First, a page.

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Numerical simulation and modeling of ice shedding: Process initiation

Numerical simulation and modeling of ice shedding: Process initiation

9. Conclusion and perspectives A possible ice detachment mechanism has been proposed and modeled using damage mechanics. Empirical relations were iden- tified to determine the mechanical properties of atmospheric ice. This modeling strategy was first assessed on a double edge notched test case for which experimental results were available. We then considered a simple dumbell specimen in order to calibrate and identify the model parameters. With numerical results in good agreement with experimental data, two numerical experiments were defined. These simulations served to test the proposed ice shedding mechanism. They were both based on the same kind of teardrop ice shape. For both cases detachment was predicted before the whole contact length was melted. We therefore conclude that this type of shedding mechanism is relevant. Hence we will take this mechanism into account when further investigating the physical functioning of an ETIPS. These results may also be helpful in developing simplified ice shedding prediction models.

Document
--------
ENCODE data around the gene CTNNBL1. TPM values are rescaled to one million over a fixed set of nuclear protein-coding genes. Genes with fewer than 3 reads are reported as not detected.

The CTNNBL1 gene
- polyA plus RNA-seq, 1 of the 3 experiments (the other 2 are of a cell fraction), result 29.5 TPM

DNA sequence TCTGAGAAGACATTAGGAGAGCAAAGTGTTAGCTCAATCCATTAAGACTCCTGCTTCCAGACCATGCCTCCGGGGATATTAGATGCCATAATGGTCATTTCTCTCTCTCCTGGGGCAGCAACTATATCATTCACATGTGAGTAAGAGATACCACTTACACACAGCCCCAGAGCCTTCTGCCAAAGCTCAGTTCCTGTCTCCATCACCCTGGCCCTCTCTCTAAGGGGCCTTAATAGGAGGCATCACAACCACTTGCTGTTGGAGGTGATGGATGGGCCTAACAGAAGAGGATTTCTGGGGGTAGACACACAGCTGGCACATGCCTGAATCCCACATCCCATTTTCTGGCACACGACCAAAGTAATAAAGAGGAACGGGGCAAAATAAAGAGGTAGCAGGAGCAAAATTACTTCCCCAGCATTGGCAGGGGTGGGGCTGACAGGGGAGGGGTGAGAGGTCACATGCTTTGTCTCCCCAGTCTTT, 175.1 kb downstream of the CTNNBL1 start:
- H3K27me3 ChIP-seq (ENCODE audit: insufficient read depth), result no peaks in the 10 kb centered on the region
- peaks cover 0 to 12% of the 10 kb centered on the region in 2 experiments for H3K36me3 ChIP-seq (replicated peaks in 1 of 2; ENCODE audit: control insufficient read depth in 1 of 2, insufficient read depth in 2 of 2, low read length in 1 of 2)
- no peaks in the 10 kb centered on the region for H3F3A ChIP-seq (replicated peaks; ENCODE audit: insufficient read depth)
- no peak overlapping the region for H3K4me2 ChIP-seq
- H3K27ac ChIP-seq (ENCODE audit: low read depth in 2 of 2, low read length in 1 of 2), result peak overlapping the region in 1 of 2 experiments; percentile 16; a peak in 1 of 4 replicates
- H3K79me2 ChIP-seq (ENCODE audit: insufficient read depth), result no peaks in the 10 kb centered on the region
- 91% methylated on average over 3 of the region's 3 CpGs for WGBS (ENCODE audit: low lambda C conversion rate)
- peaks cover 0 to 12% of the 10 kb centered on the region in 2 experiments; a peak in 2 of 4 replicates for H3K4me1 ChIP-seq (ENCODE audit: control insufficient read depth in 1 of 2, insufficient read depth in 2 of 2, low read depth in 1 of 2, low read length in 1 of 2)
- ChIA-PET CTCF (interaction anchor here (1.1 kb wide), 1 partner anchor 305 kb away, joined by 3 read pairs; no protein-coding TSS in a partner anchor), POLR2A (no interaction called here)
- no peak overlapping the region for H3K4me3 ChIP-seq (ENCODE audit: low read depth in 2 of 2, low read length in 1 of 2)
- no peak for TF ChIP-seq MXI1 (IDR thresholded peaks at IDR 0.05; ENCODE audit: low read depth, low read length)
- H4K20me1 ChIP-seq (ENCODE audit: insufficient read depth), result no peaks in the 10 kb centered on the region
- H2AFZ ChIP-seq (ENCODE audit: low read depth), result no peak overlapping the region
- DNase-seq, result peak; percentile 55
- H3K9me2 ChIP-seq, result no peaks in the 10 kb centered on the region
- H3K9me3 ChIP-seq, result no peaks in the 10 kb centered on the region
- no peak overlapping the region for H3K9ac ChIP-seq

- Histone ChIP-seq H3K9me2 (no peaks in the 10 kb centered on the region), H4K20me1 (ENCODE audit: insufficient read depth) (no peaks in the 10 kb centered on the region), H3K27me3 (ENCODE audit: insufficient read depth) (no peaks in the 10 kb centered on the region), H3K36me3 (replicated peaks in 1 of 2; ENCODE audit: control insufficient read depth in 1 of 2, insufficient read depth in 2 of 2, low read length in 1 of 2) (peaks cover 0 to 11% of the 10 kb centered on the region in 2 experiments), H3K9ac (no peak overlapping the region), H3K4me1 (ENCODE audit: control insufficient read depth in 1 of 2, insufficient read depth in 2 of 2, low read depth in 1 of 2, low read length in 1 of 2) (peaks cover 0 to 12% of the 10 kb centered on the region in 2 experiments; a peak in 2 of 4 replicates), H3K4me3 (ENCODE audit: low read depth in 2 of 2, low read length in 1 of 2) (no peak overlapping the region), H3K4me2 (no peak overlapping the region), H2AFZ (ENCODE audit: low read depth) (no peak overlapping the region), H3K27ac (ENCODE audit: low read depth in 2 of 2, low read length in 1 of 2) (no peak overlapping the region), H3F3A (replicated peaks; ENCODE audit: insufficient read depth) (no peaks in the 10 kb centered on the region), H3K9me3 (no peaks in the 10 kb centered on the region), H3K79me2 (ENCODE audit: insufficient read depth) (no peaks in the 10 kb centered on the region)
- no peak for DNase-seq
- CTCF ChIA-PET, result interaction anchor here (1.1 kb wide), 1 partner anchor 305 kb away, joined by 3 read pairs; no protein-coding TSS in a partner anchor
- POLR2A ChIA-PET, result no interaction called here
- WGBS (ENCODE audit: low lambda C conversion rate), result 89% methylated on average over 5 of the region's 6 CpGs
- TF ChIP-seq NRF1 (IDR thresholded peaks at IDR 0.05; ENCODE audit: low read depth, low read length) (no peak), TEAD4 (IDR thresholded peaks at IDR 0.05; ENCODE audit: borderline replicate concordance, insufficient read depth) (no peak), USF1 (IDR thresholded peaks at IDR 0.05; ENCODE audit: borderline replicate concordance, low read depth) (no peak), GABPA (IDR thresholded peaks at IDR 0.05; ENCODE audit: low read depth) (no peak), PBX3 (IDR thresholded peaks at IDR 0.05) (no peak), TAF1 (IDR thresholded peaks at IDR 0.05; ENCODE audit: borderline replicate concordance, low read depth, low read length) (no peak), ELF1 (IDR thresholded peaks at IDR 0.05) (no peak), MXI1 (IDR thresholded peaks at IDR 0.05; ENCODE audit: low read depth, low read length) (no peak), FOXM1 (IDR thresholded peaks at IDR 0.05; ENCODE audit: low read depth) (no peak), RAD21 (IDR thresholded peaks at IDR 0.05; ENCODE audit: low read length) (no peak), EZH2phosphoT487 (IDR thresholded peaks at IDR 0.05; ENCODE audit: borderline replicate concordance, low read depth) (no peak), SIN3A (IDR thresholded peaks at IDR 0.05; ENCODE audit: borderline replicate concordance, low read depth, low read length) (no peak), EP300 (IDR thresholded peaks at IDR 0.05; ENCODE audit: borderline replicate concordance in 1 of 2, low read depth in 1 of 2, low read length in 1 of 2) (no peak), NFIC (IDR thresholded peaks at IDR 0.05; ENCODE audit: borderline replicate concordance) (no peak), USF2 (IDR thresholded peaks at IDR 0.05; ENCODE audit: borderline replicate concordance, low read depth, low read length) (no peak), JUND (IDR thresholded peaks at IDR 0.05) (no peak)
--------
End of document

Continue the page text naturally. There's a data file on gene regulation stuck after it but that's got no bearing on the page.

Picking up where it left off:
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Numerical modeling of olfaction

Numerical modeling of olfaction